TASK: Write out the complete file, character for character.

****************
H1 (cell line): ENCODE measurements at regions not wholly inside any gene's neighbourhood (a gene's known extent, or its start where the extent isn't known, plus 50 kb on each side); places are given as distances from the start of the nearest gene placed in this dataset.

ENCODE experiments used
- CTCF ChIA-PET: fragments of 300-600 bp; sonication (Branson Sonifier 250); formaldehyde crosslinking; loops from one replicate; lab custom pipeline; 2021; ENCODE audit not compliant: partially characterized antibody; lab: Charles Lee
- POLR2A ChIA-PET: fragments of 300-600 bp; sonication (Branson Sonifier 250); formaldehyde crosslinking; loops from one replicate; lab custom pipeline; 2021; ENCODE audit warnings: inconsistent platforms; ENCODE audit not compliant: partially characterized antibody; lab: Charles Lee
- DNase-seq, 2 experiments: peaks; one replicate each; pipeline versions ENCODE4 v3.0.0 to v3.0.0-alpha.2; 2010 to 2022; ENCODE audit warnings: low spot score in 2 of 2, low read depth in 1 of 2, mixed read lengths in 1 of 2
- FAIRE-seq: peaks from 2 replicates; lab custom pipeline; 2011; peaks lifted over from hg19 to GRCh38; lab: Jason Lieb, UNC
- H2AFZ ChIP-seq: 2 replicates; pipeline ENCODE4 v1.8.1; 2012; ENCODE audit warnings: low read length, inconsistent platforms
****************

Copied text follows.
H1 (cell line): ENCODE measurements at regions not wholly inside any gene's neighbourhood (a gene's known extent, or its start where the extent isn't known, plus 50 kb on each side); places are given as distances from the start of the nearest gene placed in this dataset.

ENCODE experiments used
- CTCF ChIA-PET: fragments of 300-600 bp; sonication (Branson Sonifier 250); formaldehyde crosslinking; loops from one replicate; lab custom pipeline; 2021; ENCODE audit not compliant: partially characterized antibody; lab: Charles Lee
- POLR2A ChIA-PET: fragments of 300-600 bp; sonication (Branson Sonifier 250); formaldehyde crosslinking; loops from one replicate; lab custom pipeline; 2021; ENCODE audit warnings: inconsistent platforms; ENCODE audit not compliant: partially characterized antibody; lab: Charles Lee
- DNase-seq, 2 experiments: peaks; one replicate each; pipeline versions ENCODE4 v3.0.0 to v3.0.0-alpha.2; 2010 to 2022; ENCODE audit warnings: low spot score in 2 of 2, low read depth in 1 of 2, mixed read lengths in 1 of 2
- FAIRE-seq: peaks from 2 replicates; lab custom pipeline; 2011; peaks lifted over from hg19 to GRCh38; lab: Jason Lieb, UNC
- H2AFZ ChIP-seq: 2 replicates; pipeline ENCODE4 v1.8.1; 2012; ENCODE audit warnings: low read length, inconsistent platforms